Drag queen Genie on auditioning for Drag Race Thailand ‘thanks to those two mean girls’
Drag Race Thailand is currently in its second season and already making waves.
Upon its premiere, it made history by auditioning the first cisgender contestant. At its core, though, it still has all the hallmarks of drama, beauty, entertainment, and doing away with gender stereotypes that originally made RuPaul’s Drag Race the phenomenon that it is.
One contestant on the current season of Drag Race Thailand is Genie — an American queen whose rise in the drag world has been, in her words, ‘super dramatic’.
GSN sat down with Genie to talk about her journey and how it ended up at Drag Race.
It all started with frenemies
Let’s start with some background – how did you first get into drag?
When I was in grad school, some friends invited me to a drag brunch show. It was amazing. That was the first time I remember feeling proud to be part of the LGBT community. A year later, I competed in an amateur drag night at that same spot. Like half of my grad school came out to cheer me on. And I won… because it was based on audience applause!
What was your path to Drag Race Thailand, especially as an American?
Oop. It was super dramatic. In the states, I moved around a lot for work. But everything changed when I moved to Hong Kong. I’ll tell you right now, this whole thing only happened because two frenemies (a drag queen and booking manager) pissed me off.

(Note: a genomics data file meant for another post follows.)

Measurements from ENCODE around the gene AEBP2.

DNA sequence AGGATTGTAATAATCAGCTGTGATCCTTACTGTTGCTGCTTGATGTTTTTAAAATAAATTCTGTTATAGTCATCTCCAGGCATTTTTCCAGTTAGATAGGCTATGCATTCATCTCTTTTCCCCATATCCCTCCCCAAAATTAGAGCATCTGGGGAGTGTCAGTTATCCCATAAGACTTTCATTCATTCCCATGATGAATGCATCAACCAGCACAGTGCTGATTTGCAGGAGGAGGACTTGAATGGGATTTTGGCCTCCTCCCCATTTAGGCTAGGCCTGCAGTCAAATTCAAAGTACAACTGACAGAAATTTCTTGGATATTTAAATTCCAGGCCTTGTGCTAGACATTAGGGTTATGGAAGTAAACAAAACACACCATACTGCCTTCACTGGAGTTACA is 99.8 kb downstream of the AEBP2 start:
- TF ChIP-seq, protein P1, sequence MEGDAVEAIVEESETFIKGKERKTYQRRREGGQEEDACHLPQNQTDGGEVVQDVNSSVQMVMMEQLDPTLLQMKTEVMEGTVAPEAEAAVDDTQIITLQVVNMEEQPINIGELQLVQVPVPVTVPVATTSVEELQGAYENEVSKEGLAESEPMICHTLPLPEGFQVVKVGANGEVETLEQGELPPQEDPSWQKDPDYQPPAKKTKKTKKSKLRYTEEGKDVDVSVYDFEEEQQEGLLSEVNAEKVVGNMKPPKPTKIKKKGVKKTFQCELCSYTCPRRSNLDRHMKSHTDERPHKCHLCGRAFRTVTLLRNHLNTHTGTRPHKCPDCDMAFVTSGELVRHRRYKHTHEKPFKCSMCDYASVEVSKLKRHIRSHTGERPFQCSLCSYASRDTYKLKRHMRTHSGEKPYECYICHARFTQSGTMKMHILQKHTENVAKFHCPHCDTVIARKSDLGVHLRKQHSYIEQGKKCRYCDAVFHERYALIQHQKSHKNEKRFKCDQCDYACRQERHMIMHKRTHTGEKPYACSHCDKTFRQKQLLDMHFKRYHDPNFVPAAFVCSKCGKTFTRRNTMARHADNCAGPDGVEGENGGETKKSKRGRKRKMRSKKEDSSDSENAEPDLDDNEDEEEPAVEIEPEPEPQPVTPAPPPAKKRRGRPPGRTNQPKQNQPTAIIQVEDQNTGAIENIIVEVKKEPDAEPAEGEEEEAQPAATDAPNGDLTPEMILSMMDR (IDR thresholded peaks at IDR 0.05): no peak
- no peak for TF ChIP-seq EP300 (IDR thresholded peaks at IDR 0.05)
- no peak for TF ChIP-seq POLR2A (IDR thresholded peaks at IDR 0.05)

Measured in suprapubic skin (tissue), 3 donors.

Long story short, they went out of their way to create a toxic atmosphere for me and other queens in the community. My response? I started turning looks they could never, booking gigs at triple their rate, and building my reputation as one of the most creative queens in Asia. A few months later, Drag Race Thailand S2 began accepting international queens. Audition tapes were due in two days. I had all the footage and photos I needed, thanks to those two mean girls.
Entering the world of Drag Race
Luckily it worked out for you! Had you watched Drag Race before? What do you think of the way the show has brought drag into the mainstream for both LGBTI audiences and otherwise?
Definitely, I’ve been a fan of the show for years! It’s incredibly inspiring to see how Drag Race are affecting people (especially young people) who watch the show.
For me, it’s also very humbling. A kid reached out to me on Instagram and asked about the glowing cloud costume I wore on the runway when I won Episode 2. He loved the look and wanted to recreate his own version… to wear for his senior portrait! Can you believe that? It was so sweet, so of course I told him all the details.
Young people are seeing drag on television and they’re bringing it into their own lives. They’re finding the courage to express themselves in new ways, and creating a new normal where differences are not just tolerated but celebrated.
Being a multi-national queen
What was your first impression of Drag Race Thailand?
Oh, my first impression was basically a nonsensical stream-of-consciousness: Damn, this is a whole different game. We are not in Kansas anymore. What is everyone talking about. These other queens are way too fierce. This is the most difficult thing I’ve ever done. Bandit’s legs are sexy. I’ll just sit here quietly like the cute teddybear I am. And Jesus Christ it’s really hot under this teddybear costume.
Sounds about right. Have you noticed any differences between drag in the US versus Thailand? What about universalities?